Scotland's largest independent brewery, BrewDog, has opened its first craft beer bar in Italy and 19th worldwide, only a few weeks after it announced that turnover surged 70% in 2013.
Brewdog announced in a statement that it officially opened its doors to BrewDog Florence on 26 June, following openings in São Paulo, Tokyo and Gothenburg. The brewery added that it plans to open bars in Rome and Bologna in Italy later this year.
The bar is housed in an historic building, once owned by the famous Medici family during the Renaissance Age, and will feature 12 beers on tap and live music on weekends from local and international underground bands.
Over the last five years, BrewDog has experienced an average 285% annual growth, and is the fastest growing food and drink brand in the UK since 2011.
In June, BrewDog said in a statement that annual turnover increased to over £18m (€22m, $30m) in 2013, while net profit rose by 383% to £2.3m from the previous year.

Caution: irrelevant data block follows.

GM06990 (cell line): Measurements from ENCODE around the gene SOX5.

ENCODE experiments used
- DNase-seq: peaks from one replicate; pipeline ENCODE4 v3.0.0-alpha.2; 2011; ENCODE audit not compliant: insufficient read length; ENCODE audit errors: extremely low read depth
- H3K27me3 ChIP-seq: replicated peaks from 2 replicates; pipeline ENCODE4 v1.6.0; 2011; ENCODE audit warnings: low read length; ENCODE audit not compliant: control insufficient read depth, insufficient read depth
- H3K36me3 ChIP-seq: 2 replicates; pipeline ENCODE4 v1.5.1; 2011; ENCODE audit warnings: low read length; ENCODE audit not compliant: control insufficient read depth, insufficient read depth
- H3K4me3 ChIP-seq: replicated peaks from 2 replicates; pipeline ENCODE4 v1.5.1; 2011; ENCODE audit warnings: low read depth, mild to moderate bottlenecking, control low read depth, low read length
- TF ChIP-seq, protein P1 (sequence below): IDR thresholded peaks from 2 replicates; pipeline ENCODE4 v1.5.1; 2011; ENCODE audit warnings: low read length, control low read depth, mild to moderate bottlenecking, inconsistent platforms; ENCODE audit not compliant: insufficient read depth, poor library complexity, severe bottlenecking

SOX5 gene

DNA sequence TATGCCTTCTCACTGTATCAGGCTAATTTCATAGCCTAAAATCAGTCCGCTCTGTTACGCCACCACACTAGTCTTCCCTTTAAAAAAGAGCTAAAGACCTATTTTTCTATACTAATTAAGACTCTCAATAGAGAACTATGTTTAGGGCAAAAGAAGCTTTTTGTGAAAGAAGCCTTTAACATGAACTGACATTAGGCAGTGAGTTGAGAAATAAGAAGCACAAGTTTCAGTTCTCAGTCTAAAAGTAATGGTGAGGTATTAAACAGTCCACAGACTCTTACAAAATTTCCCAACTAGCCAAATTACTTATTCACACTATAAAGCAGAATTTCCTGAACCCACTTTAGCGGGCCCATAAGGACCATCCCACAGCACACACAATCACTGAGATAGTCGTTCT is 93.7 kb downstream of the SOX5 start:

Brewdog has had an interesting 2014, so far, to say the least.
In April, BrewDog opened its first off-licence, BottleDog, in London's Kings Cross area and announced plans to open a series of the shops over the next 12 months.
Stocking over 250 different beers, as well as hosting four beers on tap, BottleDog is aiming to be the central hub for beer aficionados in London.
It has also raised £4.25m over the last year during the third round of its crowdfunding scheme Equity for Punks.
However, during the same month, the Portman Group, a social responsibility body which regulates the British alcohol trade, ruled that the label used to market Dead Pony Club bottles "encourages both anti-social behaviour and rapid drinking".
In response, James Watt, co-founder of BrewDog, said in a statement:
"On behalf of BrewDog PLC and its 14,691 individual shareholders, I would like to issue a formal apology to the Portman Group for not giving a s*** about today's ruling.
"Indeed, we are sorry for never giving a s***about anything the Portman Group has to say, and treating all of its statements with callous indifference and nonchalance."